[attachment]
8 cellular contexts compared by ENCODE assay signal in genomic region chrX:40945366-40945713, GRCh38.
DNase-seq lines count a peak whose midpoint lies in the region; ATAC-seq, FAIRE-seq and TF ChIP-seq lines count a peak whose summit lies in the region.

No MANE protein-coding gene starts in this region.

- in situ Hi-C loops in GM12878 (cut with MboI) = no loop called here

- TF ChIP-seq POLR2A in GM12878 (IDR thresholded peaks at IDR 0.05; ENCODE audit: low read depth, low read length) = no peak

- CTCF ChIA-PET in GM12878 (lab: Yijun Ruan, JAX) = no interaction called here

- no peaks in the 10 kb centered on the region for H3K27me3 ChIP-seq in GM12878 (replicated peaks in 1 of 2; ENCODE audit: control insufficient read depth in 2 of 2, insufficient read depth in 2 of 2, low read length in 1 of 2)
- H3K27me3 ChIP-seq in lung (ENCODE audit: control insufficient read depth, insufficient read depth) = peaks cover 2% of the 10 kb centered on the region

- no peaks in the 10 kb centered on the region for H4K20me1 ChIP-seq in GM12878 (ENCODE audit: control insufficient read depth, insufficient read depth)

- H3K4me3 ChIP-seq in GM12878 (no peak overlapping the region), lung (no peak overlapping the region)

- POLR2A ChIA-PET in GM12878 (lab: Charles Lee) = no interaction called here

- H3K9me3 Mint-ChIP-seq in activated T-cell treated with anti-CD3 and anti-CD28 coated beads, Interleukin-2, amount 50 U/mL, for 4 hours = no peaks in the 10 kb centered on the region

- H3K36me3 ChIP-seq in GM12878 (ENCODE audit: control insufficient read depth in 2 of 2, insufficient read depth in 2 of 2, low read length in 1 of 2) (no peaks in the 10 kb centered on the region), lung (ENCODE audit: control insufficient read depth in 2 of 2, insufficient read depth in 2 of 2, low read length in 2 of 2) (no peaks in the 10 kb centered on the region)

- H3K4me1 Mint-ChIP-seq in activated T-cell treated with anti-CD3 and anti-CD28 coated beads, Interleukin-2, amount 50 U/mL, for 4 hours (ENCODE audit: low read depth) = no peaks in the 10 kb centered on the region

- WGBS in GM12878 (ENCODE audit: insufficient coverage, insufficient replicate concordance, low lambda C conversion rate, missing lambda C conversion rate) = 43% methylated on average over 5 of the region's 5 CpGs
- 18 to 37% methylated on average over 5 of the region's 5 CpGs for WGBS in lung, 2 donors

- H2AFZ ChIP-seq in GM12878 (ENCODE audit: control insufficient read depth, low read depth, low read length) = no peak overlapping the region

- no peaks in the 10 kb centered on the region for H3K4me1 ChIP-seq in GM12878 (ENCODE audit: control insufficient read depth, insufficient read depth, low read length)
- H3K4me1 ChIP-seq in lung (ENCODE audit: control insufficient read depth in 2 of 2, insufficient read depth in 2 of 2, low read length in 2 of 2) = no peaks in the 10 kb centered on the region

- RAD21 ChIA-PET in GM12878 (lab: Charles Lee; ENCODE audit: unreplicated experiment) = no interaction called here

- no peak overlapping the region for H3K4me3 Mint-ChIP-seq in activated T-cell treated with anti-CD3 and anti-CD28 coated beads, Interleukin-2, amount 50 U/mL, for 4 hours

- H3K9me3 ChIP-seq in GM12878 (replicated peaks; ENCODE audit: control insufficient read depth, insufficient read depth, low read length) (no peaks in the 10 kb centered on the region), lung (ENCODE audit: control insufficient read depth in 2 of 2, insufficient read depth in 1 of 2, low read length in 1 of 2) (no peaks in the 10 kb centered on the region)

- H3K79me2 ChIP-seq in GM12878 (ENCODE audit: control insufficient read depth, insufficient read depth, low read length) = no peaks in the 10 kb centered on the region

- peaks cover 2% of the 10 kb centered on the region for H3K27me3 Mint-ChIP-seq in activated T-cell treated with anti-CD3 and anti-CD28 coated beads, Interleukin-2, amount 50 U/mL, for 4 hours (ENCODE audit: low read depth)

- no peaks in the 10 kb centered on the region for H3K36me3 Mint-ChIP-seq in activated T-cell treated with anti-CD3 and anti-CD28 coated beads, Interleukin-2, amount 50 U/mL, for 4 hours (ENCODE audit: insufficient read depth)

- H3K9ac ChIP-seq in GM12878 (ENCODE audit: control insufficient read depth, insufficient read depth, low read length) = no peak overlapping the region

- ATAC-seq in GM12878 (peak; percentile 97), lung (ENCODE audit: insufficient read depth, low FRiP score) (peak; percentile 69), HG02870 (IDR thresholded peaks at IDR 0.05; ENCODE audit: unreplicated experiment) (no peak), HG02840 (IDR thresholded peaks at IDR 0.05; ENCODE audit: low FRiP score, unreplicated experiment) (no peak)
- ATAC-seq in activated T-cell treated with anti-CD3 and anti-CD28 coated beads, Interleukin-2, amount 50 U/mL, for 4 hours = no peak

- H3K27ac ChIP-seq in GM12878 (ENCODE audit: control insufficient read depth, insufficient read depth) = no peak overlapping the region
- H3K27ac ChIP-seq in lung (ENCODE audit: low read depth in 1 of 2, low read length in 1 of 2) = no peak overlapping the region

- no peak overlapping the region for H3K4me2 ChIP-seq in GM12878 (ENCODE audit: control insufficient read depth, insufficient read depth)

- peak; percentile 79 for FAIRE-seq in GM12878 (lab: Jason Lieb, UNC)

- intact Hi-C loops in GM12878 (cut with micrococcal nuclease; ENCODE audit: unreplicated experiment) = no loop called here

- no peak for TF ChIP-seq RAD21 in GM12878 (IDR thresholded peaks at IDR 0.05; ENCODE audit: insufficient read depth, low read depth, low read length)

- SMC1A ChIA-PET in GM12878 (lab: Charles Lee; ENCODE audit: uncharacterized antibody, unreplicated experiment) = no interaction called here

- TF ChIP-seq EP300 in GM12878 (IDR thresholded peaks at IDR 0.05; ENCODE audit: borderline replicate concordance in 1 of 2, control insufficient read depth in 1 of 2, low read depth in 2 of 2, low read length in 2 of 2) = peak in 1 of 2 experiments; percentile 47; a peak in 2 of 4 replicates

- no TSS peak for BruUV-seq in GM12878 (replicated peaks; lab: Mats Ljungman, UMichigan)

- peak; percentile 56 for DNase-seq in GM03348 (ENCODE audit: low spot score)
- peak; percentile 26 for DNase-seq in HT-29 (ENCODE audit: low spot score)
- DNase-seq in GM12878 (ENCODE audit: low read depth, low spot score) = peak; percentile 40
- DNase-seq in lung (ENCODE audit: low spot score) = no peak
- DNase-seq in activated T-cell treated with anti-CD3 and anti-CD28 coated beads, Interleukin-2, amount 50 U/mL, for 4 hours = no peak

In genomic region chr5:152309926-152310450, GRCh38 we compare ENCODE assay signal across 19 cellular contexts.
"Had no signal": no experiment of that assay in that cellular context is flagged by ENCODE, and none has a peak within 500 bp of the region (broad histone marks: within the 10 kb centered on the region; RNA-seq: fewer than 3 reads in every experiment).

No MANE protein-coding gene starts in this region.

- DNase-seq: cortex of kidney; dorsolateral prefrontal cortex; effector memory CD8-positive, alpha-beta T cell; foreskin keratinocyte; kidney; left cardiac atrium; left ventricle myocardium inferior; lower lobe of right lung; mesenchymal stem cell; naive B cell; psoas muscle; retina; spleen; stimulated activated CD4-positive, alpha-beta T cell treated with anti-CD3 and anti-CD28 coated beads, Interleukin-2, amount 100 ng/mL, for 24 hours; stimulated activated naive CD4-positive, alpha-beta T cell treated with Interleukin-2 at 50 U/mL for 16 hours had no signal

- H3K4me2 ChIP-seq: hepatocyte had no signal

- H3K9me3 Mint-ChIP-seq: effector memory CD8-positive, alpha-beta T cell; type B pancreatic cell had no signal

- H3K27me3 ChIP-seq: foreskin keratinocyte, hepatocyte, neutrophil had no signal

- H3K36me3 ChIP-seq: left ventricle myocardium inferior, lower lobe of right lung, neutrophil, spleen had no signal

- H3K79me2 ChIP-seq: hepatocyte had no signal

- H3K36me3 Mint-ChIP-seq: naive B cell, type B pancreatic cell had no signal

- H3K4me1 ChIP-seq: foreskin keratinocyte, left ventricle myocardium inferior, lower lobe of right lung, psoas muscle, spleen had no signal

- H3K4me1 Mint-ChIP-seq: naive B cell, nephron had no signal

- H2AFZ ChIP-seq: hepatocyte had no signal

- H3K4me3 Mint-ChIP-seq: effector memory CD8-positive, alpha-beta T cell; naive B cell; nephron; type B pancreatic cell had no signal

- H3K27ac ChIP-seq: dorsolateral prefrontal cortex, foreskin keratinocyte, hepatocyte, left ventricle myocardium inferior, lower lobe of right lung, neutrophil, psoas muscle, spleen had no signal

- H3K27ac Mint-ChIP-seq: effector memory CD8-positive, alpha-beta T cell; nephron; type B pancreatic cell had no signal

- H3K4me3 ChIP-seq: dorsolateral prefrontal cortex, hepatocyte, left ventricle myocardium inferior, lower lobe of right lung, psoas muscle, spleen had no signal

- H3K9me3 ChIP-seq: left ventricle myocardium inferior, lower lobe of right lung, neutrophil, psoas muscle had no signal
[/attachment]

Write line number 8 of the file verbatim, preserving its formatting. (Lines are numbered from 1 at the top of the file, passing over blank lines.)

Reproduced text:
- H3K27me3 ChIP-seq in lung (ENCODE audit: control insufficient read depth, insufficient read depth) = peaks cover 2% of the 10 kb centered on the region